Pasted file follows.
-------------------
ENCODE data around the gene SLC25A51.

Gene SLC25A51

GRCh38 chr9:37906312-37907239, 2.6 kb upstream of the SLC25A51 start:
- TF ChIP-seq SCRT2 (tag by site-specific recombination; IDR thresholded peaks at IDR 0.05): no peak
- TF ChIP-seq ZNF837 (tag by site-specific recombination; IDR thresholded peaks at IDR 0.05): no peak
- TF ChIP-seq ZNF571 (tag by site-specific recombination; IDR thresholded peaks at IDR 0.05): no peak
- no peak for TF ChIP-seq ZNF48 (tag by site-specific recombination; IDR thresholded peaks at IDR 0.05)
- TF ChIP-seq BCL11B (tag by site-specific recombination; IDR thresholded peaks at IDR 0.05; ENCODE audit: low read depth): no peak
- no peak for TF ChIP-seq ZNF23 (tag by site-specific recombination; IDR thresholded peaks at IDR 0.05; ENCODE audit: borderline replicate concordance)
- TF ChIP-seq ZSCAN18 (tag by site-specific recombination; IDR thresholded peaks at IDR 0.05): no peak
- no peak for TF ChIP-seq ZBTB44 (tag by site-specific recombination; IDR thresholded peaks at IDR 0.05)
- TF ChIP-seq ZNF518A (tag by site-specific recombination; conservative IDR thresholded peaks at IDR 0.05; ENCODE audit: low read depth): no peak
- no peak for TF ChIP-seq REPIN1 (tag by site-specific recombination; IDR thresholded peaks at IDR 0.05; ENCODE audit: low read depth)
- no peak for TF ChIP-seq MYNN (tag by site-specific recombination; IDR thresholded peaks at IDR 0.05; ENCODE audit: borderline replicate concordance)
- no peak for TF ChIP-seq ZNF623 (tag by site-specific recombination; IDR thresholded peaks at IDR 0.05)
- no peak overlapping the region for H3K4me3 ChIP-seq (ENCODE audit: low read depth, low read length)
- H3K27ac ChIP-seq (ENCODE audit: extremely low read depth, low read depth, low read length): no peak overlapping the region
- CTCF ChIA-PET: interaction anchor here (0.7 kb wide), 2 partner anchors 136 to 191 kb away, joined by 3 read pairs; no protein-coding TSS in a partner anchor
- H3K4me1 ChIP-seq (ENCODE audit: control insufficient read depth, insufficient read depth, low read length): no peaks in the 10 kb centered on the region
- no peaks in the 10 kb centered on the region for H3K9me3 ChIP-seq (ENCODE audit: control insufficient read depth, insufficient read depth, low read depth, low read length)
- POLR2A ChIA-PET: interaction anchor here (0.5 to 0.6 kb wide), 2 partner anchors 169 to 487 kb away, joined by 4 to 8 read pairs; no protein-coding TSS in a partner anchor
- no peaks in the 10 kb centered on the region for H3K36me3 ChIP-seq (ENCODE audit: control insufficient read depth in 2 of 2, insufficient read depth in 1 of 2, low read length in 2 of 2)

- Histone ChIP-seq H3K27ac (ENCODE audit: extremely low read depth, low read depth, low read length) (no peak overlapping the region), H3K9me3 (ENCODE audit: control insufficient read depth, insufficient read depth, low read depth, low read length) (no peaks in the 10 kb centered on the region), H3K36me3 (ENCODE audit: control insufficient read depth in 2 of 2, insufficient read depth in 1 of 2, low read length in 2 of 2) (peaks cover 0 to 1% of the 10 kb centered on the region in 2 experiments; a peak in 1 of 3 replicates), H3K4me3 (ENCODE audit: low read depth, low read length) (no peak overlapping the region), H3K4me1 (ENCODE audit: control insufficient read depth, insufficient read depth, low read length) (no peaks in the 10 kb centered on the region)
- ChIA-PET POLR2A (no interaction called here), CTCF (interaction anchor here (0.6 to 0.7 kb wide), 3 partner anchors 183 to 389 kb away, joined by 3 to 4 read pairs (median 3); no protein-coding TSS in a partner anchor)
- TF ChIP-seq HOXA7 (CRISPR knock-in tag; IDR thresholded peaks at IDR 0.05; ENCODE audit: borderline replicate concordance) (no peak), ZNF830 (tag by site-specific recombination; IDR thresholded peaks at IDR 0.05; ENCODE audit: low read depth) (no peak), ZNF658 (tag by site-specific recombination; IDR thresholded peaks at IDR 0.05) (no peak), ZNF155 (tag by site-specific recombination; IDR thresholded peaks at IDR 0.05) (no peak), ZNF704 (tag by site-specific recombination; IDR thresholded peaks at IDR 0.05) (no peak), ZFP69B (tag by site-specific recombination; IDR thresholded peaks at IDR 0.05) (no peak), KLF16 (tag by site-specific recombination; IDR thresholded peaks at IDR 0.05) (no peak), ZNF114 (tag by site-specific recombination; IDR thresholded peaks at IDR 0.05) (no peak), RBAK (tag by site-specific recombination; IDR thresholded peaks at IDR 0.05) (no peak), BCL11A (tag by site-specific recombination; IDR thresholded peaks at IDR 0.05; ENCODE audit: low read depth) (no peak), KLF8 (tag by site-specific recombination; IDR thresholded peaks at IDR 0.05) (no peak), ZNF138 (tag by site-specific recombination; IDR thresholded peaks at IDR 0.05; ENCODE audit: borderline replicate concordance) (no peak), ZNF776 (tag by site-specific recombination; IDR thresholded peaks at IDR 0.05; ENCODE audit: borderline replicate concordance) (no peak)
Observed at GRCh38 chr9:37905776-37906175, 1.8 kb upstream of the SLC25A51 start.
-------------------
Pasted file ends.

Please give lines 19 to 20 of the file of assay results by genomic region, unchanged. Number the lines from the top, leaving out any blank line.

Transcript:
- H3K4me1 ChIP-seq (ENCODE audit: control insufficient read depth, insufficient read depth, low read length): no peaks in the 10 kb centered on the region
- no peaks in the 10 kb centered on the region for H3K9me3 ChIP-seq (ENCODE audit: control insufficient read depth, insufficient read depth, low read depth, low read length)